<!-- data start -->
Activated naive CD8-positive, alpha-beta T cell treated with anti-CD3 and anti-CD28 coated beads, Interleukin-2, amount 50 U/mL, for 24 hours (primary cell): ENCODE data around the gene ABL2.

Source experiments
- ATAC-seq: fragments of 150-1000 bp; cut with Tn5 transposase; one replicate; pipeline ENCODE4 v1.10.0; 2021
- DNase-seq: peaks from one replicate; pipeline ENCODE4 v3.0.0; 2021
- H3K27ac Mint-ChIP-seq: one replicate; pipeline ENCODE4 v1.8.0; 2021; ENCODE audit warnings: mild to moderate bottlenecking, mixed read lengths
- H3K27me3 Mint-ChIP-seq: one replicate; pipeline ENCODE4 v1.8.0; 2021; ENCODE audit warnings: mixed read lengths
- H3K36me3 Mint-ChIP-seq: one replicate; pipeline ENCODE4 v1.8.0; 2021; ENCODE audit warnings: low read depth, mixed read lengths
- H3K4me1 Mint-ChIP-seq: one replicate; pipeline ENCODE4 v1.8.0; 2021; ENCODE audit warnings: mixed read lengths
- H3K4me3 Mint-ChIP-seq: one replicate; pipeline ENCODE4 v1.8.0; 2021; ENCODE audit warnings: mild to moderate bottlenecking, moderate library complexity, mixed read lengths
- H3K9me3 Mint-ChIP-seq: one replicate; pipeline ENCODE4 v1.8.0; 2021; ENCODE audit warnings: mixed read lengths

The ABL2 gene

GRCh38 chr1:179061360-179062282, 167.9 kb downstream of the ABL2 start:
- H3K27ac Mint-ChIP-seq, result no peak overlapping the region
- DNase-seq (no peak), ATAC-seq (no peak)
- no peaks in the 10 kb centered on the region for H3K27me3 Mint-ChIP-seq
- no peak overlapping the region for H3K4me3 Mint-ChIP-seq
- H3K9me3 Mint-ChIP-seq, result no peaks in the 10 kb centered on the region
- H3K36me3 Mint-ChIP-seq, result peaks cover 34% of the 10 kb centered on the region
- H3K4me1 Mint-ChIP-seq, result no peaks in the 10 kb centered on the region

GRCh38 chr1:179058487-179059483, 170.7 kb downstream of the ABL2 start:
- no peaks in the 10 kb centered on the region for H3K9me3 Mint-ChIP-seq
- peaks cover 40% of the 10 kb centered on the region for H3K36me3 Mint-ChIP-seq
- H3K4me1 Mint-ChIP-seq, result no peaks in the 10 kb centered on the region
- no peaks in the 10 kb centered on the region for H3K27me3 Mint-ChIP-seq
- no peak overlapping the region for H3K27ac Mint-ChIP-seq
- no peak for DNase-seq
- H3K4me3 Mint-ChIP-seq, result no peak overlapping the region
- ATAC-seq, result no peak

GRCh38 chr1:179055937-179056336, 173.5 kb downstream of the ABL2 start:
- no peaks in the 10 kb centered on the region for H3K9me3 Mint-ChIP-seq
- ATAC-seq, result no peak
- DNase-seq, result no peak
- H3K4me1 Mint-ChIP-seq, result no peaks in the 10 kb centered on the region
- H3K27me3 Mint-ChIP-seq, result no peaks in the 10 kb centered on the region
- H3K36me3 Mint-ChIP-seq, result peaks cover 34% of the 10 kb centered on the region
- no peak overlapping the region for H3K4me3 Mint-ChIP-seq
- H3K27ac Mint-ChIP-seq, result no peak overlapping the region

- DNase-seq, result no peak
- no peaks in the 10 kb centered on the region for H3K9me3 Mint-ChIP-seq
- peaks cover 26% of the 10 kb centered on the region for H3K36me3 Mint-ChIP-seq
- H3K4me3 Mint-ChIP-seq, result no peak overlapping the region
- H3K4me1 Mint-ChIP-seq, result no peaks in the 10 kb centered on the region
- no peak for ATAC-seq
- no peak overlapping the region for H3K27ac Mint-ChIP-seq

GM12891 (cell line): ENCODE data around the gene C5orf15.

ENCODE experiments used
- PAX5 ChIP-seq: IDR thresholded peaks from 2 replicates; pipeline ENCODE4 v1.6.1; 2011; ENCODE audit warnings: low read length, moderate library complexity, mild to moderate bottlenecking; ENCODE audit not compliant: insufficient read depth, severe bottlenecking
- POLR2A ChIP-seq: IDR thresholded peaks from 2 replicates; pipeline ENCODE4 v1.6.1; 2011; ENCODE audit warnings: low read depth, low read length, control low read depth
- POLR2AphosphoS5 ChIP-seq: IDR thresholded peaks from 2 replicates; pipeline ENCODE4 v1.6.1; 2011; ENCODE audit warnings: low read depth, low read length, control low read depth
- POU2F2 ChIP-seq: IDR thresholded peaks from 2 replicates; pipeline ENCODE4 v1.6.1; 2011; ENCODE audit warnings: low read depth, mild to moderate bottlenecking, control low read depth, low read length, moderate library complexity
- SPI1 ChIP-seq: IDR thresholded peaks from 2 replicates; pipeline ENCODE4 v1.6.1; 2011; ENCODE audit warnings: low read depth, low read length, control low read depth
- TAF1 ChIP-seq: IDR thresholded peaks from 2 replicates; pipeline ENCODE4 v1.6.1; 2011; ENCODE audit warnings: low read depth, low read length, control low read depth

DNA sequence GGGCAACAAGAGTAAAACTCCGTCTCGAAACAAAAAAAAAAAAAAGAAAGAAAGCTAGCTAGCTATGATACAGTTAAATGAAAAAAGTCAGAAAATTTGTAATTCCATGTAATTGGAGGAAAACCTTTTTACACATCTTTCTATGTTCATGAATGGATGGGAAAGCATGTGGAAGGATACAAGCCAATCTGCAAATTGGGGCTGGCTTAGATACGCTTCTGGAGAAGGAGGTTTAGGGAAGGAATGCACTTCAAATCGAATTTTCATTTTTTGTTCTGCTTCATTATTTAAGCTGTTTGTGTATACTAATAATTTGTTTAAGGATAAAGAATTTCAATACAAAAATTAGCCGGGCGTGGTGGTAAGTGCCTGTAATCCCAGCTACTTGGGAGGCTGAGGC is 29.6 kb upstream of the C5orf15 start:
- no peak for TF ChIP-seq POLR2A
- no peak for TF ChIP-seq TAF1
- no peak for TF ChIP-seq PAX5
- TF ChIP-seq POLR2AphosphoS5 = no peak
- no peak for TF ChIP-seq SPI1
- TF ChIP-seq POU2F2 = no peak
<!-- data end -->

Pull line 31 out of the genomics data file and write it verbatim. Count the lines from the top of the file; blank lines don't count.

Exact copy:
- ATAC-seq, result no peak